Carol A. Bauer, MD
DR. CAROL BAUER, MD
Research Interests/Areas of Expertise:
- Hearing loss
- Balance disorders
- Evaluation and management of tinnitus (ringing in the ears)
Dr. Carol Bauer is Professor and Chair of the Division of Otolaryngology. She specializes in chronic diseases of the ear and directs the SIU Cochlear Implant program and Hearing and Balance Center at SIU School of Medicine. She leads a team of hearing professionals in the Center who are dedicated to enhancing the hearing, speech and language opportunities for the people of central and southern Illinois.
Dr. Bauer received her medical degree from the University of Iowa College of Medicine in Iowa City in 1989 and completed residency training at the University of Iowa and a fellowship in Neurotology at Baylor College of Medicine in Houston. She joined the Division of Otolaryngology at SIU School of Medicine in 1995 and was appointed Chair of the division in 2014. Born and raised in New York, Dr. Bauer attended college at Grinnell College in Grinnell, Iowa.
Dr. Bauer is a member of the American Academy of Otolaryngology - Head and Neck Surgery and is certified by the American Board of Otolaryngology and the National Board of Medical Examiners. She was inducted into the prestigious Collegium Oto-rhino-laryngologicum Amicitiae Sacrum in 2010.
Specific Aims: To understand the central mechanisms responsible for generating tinnitus and to develop effective strategies for tinnitus treatment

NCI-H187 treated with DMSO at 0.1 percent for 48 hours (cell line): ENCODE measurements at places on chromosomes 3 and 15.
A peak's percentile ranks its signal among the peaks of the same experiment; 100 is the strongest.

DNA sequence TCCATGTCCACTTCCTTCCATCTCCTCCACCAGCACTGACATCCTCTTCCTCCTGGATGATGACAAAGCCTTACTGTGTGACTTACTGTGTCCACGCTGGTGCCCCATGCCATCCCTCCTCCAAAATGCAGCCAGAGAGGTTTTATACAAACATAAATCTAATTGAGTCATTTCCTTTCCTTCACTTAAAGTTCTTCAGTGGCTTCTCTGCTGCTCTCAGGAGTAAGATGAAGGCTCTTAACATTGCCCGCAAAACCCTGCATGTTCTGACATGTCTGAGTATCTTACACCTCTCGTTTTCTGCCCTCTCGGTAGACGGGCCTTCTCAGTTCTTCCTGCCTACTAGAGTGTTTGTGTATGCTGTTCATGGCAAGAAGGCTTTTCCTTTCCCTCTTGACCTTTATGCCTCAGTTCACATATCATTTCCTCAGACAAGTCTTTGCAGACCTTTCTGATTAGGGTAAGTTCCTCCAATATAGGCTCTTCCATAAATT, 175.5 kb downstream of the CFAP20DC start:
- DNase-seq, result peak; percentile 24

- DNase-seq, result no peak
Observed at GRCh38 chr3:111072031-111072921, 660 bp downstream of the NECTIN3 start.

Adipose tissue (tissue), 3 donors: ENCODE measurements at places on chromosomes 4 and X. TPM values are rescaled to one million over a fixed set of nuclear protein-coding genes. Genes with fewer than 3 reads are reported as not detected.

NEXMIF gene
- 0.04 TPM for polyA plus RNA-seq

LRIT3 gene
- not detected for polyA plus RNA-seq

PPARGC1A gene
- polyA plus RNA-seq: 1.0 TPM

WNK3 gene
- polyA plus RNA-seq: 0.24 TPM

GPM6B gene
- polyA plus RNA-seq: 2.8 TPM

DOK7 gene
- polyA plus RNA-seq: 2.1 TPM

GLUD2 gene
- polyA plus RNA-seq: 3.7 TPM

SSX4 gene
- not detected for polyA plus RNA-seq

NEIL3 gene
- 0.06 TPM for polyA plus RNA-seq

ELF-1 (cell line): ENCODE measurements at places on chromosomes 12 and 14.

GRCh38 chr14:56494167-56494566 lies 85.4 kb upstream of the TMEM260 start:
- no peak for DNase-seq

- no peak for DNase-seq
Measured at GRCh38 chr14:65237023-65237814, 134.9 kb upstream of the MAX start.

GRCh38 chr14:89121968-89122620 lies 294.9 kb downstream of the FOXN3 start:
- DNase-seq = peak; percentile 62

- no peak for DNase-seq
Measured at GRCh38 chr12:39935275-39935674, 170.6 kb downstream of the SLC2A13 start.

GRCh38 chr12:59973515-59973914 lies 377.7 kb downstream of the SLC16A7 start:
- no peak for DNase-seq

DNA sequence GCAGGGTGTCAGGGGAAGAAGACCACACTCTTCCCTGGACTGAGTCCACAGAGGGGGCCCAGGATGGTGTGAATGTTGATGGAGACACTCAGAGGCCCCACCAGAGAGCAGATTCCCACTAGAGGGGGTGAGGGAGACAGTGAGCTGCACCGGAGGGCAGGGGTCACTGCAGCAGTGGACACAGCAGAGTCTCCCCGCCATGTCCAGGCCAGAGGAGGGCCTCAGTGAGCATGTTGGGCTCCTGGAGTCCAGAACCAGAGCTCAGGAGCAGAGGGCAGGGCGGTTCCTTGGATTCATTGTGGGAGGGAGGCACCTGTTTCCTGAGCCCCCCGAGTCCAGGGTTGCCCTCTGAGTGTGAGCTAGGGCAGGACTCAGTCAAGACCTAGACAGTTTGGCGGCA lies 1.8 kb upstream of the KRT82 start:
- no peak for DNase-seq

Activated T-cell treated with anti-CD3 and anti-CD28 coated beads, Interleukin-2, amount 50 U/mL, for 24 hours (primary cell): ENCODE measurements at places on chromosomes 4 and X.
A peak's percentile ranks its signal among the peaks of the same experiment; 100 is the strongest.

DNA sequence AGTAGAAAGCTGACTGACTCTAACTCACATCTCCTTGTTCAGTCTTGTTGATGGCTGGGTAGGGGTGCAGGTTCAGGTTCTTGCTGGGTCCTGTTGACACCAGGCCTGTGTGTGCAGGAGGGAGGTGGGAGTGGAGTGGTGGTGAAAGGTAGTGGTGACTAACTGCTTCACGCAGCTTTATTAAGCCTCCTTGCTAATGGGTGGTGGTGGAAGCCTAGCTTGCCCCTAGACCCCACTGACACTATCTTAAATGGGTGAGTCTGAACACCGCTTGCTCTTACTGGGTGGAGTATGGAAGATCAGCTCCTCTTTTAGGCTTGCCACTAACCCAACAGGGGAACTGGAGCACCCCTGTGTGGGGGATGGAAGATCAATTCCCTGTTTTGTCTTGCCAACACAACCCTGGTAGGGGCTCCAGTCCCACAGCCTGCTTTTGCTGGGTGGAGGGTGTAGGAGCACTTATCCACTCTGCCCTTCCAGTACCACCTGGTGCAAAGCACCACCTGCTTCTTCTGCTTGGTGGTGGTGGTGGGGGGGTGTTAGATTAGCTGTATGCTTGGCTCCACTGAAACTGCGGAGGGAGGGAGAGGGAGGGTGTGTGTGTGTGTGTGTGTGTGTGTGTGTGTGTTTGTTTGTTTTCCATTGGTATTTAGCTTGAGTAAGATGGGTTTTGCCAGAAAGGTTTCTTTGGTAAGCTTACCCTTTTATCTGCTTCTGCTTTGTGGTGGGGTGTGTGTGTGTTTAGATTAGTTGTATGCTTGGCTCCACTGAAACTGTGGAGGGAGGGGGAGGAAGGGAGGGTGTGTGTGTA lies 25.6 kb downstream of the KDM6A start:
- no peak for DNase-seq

Our research efforts since 1993 have been directed towards understanding the basic mechanisms responsible for the perception of tinnitus. Towards this end we developed a robust animal model for inducing and detecting chronic tinnitus using noise trauma and ototoxic damage to the cochlea. The model has been successfully used for two decades in rats and chinchillas, allowing detailed examination of the pathology related to tinnitus in the cochlea and in the central auditory pathway. The key feature of the model is the ability to distinguish behavioral effects of hearing loss from behavior reflecting the perception of tinnitus. This is a critical aspect of tinnitus research, since changes in the peripheral and central auditory system related to tinnitus occur in the presence of hearing loss.
We have used the techniques of functional imaging using manganese enhanced magnetic resonance imaging, electrophysiologic recording within the auditory brainstem and midbrain, selective anatomic ablation and pharmacologic manipulation to investigate auditory and non-auditory structures involved in generating tinnitus. Our plans are to continue to investigate the cerebellum as a critical site involved in tinnitus. We have preliminary evidence that the unipolar brush cell (UBC) has a compensatory response to acoustic trauma in animals with tinnitus and tinnitus with hyperacusis. Investigating this novel region and the related cellular substrate will stimulate translational work in the effective management of chronic tinnitus.
(most recent grants):
Memorial Medical Center Foundation, 2015, “Deaf and Hard of Hearing Children”
Tinnitus Research Consortium, 2011-2014, “Effect of tinnitus retraining therapy on tinnitus associated with hearing loss”
NIDCD DC0009669, 2008-2013, "Features of chronic tinnitus in an animal model", Principal Investigator